Personal responsibility or strict regulation: what works to avoid greenwashing?

Regulations are absolutely necessary; however, we also believe in personal responsibility via providing the highest degree of transparency. Let us look at labeling. Labels could provide valuable guidance and a stamp of approval for a fund, which would be good for retail investors. Current labels do differ in their approach though. That is most likely because approaches to sustainability investing differ so much. In Switzerland, we are now in the process of implementing the Swiss Climate Scores. The Swiss Climate Scores are a tool that can help you as an investor increase the transparency of your financial investments’ climate compatibility. They offer you the advantage of a simple and consistent way of evaluating the climate impact and risks of our investment funds, as well as the opportunities and challenges of moving to a net-zero economy. Moreover, the Swiss Climate Scores also assist you as investors to compare different investment products and make informed decisions that support the global climate goals. Robeco is amongst the first international asset managers who has implemented reporting on the Swiss Climate Scores for all our investment funds authorized for distribution in Switzerland.

The pressure on the financial industry, and asset managers in particular, to achieve climate targets is enormous. Are expectations too high?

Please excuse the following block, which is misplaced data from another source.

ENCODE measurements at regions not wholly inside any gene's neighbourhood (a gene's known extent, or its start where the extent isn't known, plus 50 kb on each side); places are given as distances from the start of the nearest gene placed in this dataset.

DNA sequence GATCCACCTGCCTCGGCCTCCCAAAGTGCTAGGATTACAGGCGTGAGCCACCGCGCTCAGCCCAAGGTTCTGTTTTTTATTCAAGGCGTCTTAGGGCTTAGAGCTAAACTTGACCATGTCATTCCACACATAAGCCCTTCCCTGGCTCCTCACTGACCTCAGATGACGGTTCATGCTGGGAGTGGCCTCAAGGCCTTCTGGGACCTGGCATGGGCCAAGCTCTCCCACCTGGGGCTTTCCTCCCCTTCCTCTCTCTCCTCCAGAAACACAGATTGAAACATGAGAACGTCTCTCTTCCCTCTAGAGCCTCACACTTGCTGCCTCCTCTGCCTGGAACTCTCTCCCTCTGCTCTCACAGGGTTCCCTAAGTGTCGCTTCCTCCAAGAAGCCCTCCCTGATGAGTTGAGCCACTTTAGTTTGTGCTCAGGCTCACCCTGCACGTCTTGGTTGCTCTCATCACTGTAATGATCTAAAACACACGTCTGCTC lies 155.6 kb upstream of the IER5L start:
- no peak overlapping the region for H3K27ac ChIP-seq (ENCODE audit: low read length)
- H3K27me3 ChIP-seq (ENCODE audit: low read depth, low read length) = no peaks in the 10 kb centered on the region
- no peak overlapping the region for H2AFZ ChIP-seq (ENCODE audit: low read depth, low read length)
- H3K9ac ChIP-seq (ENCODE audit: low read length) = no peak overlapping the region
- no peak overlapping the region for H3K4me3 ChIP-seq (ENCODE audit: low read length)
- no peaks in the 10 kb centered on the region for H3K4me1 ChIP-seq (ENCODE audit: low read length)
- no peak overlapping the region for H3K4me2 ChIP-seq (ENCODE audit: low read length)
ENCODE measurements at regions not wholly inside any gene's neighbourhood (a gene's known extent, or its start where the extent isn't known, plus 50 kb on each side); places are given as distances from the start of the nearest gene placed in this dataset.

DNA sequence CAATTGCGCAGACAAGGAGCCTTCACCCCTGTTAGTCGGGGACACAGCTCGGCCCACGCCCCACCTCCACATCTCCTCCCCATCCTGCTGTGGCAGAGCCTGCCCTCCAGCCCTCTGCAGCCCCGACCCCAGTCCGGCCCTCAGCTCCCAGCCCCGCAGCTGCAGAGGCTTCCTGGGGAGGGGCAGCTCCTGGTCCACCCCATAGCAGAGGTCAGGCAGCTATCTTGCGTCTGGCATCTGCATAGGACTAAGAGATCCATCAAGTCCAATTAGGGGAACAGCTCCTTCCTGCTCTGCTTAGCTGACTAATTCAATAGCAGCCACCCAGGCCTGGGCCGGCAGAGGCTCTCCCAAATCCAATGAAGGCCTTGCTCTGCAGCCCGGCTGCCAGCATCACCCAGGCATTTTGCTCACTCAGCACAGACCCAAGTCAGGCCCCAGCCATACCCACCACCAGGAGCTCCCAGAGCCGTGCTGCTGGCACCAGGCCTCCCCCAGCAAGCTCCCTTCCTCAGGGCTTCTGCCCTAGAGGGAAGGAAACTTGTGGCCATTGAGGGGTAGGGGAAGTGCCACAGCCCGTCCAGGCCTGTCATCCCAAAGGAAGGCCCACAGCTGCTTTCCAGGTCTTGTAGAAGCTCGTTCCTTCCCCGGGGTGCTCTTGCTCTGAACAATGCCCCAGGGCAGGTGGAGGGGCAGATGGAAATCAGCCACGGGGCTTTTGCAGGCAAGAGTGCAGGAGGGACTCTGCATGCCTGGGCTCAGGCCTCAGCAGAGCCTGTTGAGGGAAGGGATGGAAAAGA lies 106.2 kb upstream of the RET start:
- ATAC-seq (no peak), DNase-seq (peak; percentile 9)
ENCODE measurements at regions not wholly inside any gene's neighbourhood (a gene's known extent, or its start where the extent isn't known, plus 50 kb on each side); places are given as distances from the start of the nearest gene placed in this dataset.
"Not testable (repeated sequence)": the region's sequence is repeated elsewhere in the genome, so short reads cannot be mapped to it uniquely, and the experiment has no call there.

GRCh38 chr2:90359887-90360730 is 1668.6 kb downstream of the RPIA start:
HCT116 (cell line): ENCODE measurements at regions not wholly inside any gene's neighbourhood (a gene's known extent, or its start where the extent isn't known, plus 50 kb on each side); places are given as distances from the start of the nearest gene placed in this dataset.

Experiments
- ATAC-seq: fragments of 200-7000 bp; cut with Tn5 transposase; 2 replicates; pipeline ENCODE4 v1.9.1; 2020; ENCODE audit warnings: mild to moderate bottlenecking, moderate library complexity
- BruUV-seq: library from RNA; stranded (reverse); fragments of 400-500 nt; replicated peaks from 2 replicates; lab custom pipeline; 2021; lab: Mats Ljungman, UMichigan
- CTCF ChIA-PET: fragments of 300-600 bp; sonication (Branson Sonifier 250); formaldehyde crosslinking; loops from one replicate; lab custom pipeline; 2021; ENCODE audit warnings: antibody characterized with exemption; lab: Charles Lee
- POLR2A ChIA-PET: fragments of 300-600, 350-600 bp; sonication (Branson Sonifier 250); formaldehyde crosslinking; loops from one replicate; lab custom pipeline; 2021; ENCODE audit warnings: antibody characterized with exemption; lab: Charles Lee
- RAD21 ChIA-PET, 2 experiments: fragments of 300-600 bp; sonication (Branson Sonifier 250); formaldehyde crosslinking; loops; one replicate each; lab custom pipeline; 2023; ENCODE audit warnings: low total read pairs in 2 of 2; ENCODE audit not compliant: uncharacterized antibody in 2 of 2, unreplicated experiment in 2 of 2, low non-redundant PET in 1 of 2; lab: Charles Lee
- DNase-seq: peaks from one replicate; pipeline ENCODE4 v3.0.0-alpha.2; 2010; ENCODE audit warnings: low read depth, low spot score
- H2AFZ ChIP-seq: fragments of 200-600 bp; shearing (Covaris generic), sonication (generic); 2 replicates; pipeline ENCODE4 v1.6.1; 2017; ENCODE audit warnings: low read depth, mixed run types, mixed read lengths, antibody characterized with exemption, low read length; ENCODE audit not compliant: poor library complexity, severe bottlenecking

Indeed, the pressure to reach climate targets is high. However, it also encourages innovation of our holdings and potentially even more sustainable financial practices around the world. Many of Robeco´s solutions meet an increased demand from regulators with stricter rules on investments related to climate risks and the disclosure thereof. Since climate change presents a considerable financial risk for investments, for example physical risks from climate impacts or transition risks away from fossil fuels, we need to put extra emphasis on implementing analysis, risk mitigation, and forward thinking. It is always good to have great ambitions which we still can achieve with innovative and performance-oriented products, global collaborations amongst asset managers, more pragmatic and unified frameworks and regulations, new observable technologies, and finally, a global push for infrastructure upgrades. These are all hopeful green shoots for a long-term success!